Here are some prompts emphasizing different story elements. Feel free to use them any way you wish, to change anything about them to make them more useful to you, and if they result in a story, even better!

Character: the “who” of a story

• This is the kind of man who feels naked walking down the street because everyone else is wearing the rules of their lives for all to see.

• This woman habitually lies, even in her diary entries – possibly for a good reason.

Plot: “what happens?”

• A little girl’s invisible friends go away, and she decides to find them.

• Advanced social media algorithms allow ranking of character – helpful, trollish, petty, responsible, etc. – and someone is consumed with achieving the highest ranking possible.

Style: “how” to tell the story

• A listicle story: This is the perfect escape plan, and it has twelve steps.

• A one-act stage play that breaks the fourth wall: A squadron of soldiers prepares for a suicide mission.

Setting: “when and where”

• A bride at the altar is hoping that someone will object.

• The ghosts of the victims of a terrible tragedy have agreed to meet at the site one year later … and a year has passed.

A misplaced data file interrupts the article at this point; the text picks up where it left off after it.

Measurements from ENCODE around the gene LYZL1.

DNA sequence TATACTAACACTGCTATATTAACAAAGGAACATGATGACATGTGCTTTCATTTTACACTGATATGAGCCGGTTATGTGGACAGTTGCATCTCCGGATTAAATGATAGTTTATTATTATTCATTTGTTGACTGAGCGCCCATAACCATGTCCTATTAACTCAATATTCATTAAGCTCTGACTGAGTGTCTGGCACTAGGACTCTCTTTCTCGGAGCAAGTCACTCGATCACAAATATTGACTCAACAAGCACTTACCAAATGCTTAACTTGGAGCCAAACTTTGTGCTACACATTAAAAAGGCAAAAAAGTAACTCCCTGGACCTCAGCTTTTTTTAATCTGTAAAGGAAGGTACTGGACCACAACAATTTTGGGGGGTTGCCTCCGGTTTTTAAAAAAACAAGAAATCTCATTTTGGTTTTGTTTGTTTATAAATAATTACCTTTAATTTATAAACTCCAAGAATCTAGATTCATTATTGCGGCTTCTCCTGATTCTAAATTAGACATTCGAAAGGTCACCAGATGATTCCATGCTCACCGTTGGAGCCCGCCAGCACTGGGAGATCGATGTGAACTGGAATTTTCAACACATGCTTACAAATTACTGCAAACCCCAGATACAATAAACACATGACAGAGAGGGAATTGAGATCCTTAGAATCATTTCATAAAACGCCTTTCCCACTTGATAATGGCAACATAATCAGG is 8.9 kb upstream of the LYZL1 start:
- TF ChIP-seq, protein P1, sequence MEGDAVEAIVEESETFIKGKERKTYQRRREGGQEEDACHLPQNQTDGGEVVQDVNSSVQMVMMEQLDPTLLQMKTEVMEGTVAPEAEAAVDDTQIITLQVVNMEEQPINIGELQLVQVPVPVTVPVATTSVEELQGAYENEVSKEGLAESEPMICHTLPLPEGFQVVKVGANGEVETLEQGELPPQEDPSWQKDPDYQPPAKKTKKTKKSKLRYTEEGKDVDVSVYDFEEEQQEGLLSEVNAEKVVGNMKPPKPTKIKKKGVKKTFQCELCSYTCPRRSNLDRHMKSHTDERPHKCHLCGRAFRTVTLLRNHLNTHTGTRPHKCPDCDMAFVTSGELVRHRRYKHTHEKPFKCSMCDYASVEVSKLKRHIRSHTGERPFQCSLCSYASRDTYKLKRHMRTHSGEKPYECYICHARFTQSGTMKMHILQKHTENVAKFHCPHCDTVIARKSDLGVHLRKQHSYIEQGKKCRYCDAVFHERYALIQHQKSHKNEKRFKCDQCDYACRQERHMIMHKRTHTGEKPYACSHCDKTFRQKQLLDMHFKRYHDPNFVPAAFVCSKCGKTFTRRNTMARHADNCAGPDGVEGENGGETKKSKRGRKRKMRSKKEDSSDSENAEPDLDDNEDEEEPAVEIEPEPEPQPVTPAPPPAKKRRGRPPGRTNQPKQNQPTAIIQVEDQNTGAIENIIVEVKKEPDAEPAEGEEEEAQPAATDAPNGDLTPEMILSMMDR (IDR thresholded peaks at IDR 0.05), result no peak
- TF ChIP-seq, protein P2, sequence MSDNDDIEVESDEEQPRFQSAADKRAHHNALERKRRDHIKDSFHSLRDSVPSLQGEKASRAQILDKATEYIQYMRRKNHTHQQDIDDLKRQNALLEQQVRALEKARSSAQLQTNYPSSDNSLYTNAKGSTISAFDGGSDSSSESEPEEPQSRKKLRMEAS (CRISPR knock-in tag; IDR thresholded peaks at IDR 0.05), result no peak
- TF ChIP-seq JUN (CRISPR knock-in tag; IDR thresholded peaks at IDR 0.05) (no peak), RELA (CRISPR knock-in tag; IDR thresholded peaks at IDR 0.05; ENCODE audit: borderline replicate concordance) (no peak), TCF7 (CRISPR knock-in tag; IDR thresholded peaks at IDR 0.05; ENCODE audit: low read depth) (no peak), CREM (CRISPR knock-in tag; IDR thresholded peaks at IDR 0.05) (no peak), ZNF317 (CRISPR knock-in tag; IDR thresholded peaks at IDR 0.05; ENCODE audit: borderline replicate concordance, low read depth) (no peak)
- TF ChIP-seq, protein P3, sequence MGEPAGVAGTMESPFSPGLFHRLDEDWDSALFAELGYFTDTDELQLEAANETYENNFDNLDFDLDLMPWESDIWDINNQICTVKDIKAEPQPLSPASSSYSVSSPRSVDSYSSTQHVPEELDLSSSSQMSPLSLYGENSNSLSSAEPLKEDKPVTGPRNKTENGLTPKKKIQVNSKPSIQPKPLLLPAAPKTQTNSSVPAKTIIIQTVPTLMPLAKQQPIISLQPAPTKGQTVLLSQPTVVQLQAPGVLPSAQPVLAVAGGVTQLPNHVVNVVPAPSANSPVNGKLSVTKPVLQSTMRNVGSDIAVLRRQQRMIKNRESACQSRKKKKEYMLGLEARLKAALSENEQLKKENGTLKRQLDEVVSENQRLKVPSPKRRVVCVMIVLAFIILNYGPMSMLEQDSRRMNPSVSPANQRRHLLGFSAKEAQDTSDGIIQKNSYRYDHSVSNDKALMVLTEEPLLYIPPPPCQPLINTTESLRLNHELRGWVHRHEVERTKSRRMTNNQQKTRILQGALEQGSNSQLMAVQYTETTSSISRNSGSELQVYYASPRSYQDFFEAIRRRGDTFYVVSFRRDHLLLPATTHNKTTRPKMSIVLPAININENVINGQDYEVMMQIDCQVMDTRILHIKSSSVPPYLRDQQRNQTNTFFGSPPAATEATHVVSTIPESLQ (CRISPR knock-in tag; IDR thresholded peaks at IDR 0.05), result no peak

Genre: the “why” that sets up reader expectations. But as Samuel R. Delaney says in Shorter Views, “superb fiction must fulfill some of those expectations, and at the same time violate others.”

• In this fairy tale, a handsome prince is sent on a grueling quest by his evil fairy godmother, and little by little he comes to believe she did the right thing, so is she evil?

• This is a romance about a pair of actors hired to pretend to fall in love during a long pleasure cruise to entertain the passengers.

Leaves fall down

FallingLeaves1The air could not have been more still that autumn morning, yet a tree near my back door was losing its leaves. One by one, they fell of their own weight as the tree let go. On that becalmed morning, leaves were dropping to the ground.